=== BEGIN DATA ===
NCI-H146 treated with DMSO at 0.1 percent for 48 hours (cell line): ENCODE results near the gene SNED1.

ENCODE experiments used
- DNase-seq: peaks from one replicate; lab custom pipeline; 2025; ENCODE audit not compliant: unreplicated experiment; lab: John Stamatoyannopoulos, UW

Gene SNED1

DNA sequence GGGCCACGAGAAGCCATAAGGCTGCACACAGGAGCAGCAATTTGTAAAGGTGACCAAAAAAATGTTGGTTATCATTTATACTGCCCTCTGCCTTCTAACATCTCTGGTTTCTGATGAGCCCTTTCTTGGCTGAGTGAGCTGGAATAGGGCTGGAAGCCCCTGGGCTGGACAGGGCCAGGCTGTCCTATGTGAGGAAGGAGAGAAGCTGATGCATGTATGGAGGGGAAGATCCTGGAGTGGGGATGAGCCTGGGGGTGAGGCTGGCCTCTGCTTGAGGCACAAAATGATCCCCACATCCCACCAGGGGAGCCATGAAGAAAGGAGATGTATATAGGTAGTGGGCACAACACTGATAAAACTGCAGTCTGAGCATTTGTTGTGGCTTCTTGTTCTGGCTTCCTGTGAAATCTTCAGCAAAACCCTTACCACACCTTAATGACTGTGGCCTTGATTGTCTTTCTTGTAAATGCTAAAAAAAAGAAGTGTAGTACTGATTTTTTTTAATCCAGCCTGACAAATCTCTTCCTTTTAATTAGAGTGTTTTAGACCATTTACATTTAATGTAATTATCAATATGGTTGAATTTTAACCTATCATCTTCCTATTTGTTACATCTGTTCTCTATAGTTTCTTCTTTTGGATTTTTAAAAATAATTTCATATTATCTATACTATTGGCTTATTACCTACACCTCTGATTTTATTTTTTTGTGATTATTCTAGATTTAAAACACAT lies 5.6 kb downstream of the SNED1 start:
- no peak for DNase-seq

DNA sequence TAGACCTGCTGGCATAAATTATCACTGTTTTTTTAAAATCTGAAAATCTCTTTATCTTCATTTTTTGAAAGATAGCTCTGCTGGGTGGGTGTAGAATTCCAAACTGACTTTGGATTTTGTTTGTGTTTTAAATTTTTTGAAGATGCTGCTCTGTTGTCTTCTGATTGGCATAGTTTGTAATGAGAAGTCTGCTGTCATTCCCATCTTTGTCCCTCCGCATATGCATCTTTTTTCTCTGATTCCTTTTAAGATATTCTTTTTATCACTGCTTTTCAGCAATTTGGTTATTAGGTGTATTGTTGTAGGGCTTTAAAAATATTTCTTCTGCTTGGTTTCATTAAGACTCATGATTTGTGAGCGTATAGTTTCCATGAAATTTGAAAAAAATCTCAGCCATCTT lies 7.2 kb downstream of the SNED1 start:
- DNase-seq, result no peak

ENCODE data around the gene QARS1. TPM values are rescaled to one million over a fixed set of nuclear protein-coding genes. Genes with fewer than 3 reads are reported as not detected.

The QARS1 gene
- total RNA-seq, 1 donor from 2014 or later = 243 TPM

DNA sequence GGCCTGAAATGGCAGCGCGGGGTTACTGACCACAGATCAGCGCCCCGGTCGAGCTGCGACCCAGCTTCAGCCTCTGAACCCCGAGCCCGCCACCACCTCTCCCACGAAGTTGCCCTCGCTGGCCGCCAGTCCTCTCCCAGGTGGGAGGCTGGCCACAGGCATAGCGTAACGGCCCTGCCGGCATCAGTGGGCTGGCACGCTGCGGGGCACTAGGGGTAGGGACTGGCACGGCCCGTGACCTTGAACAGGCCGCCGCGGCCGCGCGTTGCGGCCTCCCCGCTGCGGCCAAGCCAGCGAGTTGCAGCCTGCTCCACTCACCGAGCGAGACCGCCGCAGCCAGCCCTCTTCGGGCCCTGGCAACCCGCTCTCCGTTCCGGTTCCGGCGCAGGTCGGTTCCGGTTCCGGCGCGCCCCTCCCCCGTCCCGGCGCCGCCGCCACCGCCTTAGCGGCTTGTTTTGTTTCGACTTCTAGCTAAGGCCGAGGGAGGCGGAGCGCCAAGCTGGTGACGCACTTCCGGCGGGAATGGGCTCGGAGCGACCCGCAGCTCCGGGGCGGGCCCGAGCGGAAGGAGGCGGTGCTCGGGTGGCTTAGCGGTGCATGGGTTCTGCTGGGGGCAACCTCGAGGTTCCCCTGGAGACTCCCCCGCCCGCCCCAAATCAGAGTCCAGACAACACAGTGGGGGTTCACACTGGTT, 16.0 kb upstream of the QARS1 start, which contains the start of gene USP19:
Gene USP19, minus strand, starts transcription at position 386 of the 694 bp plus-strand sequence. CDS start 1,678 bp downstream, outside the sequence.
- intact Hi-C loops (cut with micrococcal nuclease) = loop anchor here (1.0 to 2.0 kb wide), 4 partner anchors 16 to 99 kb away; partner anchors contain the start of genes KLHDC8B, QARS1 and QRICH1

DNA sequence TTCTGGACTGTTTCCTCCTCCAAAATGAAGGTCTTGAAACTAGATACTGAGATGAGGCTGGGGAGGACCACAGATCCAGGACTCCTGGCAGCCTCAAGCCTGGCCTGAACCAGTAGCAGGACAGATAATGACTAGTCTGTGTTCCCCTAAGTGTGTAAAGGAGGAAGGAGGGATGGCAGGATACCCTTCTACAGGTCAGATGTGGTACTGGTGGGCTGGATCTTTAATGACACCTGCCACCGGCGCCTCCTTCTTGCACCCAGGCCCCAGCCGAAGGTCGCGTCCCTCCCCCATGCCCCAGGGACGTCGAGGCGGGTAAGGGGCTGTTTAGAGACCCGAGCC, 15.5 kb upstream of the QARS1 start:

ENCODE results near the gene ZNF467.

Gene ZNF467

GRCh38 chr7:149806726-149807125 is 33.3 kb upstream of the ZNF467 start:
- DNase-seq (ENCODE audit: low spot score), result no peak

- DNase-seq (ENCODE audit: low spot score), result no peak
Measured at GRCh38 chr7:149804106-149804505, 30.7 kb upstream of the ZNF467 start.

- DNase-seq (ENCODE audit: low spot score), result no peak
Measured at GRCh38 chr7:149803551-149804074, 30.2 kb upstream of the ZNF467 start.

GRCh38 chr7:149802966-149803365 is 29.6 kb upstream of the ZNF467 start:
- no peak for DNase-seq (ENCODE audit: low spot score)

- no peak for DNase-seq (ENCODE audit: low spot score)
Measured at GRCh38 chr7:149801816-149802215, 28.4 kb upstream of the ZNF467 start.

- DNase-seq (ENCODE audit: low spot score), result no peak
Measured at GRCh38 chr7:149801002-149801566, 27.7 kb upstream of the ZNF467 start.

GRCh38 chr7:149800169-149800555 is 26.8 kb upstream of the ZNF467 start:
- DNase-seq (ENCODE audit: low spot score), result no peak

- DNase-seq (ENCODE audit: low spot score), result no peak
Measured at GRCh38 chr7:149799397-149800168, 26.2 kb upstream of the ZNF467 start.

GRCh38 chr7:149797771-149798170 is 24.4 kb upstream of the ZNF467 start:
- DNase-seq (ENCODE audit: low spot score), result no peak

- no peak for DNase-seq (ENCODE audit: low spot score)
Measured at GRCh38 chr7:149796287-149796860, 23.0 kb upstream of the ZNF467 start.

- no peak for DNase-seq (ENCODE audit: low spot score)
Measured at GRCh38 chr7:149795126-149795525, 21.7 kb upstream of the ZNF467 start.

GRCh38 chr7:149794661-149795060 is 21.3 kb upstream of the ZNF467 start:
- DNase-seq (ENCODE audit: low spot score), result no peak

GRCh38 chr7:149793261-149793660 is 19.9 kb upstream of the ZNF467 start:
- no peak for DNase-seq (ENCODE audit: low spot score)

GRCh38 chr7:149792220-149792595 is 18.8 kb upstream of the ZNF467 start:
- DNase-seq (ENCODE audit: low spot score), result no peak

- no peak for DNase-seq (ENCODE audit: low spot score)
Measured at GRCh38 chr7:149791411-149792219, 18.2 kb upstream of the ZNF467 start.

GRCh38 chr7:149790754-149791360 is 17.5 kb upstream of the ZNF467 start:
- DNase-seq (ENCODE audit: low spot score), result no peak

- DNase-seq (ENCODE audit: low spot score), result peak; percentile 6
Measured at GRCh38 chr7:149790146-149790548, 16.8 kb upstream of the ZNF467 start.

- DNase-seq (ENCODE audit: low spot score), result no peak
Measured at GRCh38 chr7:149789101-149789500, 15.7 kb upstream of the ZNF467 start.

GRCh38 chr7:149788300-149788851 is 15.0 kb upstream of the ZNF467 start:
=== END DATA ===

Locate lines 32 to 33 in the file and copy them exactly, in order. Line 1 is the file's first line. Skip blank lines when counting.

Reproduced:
- DNase-seq (ENCODE audit: low spot score), result no peak
Measured at GRCh38 chr7:149799397-149800168, 26.2 kb upstream of the ZNF467 start.